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Should oil companies pay higher taxes? Prof Ho explains the economics of optimal taxation

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By: Professor Ben Ho

The public debate over Obama’s proposals to increases taxes paid by oil companies has been a missed opportunity. Testimony and arguments in both congressional hearings and in the public at large have largely ignored the very well established findings in public finance economics on how taxes should optimally be set. The standard ­­frameworks economists use and largely agree upon go a long way in helping to frame the debate.

On the surface, both Democrats and oil companies are correct about the likely effects of the proposals. Oil companies argue that increasing taxes on the investments domestic oil companies make will make their investments less profitable, shift oil production overseas, reduce the supply of oil, and reduce the number of domestic jobs in the oil industry. Democrats acknowledge these consequences exist, but argue that the tax increases that they propose are so small relative to industry profits that these negative impacts will be small relative to the billions raised to reduce the federal deficit.

However, this debate is missing the larger point. Senate finance chair, Max Baucus, actually asked the right question at a hearing last year, but the question was largely ignored. The question posed: since we are agreed that the government needs to reduce the federal deficit, what is best way to do so? This question is answered by the economics of optimal taxes.

Basic Principle – Spreading the burden as widely as possible; or reducing distortions as much as possible

A fundamental principle of optimal tax economics is that taxes should be spread across as broad a tax base as possible, both in terms of the number of sectors but also in terms of number of companies. The reason is that the first dollar of tax revenue raised from taxing a particular sector has almost no cost to the economy (in terms lost consumption and lost production, or in the terms politics cares about, less money in pocketbooks and fewer jobs). However, the cost to the economy increases with each dollar of tax revenue extracted. Therefore, taxing a sector that is already heavily taxed is more costly to the economy than taxing a sector that is not taxed at all.

This principle of equal treatment is behind the oil companies arguments that the tax is fundamentally unfair because it targets domestic producers without affecting foreign producers, and because it targets the oil industry even though the oil industry pay more taxes as a percent of profits than most other major US industries. The distortion to the economy becomes larger when taxing more heavily taxed sectors.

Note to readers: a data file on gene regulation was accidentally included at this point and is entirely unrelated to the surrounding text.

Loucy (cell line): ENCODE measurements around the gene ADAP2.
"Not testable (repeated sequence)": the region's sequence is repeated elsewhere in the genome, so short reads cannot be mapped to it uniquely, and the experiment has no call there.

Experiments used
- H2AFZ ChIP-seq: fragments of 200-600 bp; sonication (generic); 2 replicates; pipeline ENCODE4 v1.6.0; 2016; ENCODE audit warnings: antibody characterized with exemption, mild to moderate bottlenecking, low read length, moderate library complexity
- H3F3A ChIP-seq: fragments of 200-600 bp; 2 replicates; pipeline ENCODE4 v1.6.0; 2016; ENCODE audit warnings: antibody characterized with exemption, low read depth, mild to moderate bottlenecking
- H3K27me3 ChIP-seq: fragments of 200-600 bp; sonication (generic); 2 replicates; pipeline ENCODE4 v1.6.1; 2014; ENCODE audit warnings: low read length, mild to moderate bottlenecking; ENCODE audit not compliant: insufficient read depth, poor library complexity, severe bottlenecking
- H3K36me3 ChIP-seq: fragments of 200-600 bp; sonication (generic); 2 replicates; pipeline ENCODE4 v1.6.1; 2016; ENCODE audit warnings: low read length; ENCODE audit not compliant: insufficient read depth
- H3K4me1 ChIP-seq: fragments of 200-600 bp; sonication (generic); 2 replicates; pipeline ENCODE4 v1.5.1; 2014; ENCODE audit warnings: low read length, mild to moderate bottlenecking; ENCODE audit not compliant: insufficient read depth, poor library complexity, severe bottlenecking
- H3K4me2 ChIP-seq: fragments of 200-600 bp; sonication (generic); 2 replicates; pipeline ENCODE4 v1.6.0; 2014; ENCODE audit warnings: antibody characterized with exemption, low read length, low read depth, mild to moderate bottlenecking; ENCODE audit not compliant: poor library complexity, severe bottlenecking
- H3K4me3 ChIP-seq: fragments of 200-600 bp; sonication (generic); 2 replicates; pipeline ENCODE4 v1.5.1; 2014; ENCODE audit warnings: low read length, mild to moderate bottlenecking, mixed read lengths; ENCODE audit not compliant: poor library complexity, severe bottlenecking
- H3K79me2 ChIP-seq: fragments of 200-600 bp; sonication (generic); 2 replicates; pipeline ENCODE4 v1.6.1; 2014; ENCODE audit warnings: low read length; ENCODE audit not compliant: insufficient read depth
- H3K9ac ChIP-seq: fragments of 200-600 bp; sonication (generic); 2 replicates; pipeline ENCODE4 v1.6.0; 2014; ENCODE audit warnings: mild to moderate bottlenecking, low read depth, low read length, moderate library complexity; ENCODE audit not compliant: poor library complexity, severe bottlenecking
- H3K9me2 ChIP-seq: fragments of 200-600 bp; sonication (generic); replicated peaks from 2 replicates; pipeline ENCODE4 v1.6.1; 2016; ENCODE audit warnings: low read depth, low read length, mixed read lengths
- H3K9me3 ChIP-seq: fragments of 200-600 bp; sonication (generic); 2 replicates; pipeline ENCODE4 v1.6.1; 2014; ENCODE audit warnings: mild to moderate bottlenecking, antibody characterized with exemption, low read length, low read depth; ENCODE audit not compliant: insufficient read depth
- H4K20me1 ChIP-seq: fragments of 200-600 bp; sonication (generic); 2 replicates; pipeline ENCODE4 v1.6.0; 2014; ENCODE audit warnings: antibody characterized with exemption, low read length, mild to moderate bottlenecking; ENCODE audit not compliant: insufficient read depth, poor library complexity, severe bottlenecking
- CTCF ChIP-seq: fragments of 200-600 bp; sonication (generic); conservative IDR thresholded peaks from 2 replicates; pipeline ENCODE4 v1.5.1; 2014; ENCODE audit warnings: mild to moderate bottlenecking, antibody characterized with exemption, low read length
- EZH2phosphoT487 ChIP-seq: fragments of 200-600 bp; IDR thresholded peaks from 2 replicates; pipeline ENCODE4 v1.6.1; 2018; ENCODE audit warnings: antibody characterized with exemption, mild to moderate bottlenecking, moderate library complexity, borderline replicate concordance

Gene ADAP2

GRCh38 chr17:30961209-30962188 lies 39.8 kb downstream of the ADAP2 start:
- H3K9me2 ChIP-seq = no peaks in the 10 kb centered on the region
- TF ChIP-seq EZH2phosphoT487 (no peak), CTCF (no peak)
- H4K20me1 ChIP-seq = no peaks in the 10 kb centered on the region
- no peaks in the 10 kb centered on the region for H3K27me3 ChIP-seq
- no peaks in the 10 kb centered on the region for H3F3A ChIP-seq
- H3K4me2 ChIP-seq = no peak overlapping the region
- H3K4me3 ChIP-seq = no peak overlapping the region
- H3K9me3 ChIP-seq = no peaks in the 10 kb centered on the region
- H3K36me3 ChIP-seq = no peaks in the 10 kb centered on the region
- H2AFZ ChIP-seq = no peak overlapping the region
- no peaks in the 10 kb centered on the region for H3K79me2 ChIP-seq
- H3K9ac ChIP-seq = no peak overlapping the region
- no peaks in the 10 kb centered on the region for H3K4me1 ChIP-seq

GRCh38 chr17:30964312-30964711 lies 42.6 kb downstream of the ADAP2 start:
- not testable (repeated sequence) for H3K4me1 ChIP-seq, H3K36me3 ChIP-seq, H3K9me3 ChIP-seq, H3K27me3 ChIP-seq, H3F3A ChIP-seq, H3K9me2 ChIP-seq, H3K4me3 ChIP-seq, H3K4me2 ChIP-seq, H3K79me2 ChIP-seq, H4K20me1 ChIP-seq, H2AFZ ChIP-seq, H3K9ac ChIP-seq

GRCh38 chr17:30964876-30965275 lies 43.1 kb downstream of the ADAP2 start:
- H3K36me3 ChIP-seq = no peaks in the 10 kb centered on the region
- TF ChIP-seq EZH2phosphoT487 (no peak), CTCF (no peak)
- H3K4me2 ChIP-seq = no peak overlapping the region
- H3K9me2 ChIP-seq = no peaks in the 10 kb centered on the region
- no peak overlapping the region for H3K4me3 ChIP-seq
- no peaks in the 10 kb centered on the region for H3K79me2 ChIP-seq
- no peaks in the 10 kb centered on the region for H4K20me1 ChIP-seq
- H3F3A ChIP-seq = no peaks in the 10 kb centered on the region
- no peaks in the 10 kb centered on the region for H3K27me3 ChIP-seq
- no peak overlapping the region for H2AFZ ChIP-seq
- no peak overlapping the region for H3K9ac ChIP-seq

Exception #1 – The Ramsey Principle: Some sectors are more susceptible to distortion than others

However, there are several important exceptions to the rule that all companies should be taxed the same. The first is the Ramsey principle of optimal taxation notes that certain sectors are more susceptible to the distortions taxes cause than other sectors. Sectors like oil where demand and supply are inelastic, meaning that quantity demanded and quantity supplied do not change very much in response to price, are good places for government to raise revenue since the taxes have less of a distortionary effect on the economy.

Exception #2 – Pigouvian taxes: When a product causes harm to society that are not accounted for in its price

Another exception is when a sector causes negative externalities, when a product causes harms to a society that are not accounted for in its price. A tax (known as a Pigouvian tax) would be justified if it reduced consumption of that good, reducing the negative externalities to society. However, if reducing externalities is the motivation, Obama’s proposals are particularly poorly targeted. The externalities from oil come from all oil producers, not just domestic producers. By targeting, only domestic producers, the proposed taxes will have minimal effect on prices, and thus minimal impact on reducing consumption of oil. In fact, by shifting production to foreign producers, Obama’s tax proposals could make these externalities worse.

Exception #3 – Taxes should be focused on consumption, instead of savings or investment

Finally, a final exception to the idea of spreading out taxes evenly, is that economists are largely agreed that taxes should be focused on consumption rather than on investment/savings. Part of the reason the US saves so little, is because the US has among the highest taxes on investment/savings (like the corporate income tax) in the developed world. The tax subsidies the Democrats would like to eliminate are subsidies offered to all industries and were intended to remedy this imbalance in order to encourage investment.

Taken together, this suggests that neither Democrats nor Oil Companies are entirely right. There is broad agreement that the federal deficit should be reduced, and there are sound economic reasons for why oil companies should be paying to achieve that reduction. Ideally, such tax increases should come with comprehensive tax reform, and should be applied broadly and evenly, and targeted on consumption not investment. In a non-ideal world, such comprehensive reforms may not be possible, but still these are the discussions that are crucial for understanding the debate.

For a more detailed discussion on taxes, Professor Ho offers a short primer.
To find the tax rates paid by the S&P 500, check out NerdWallet’s Corporate Tax Tool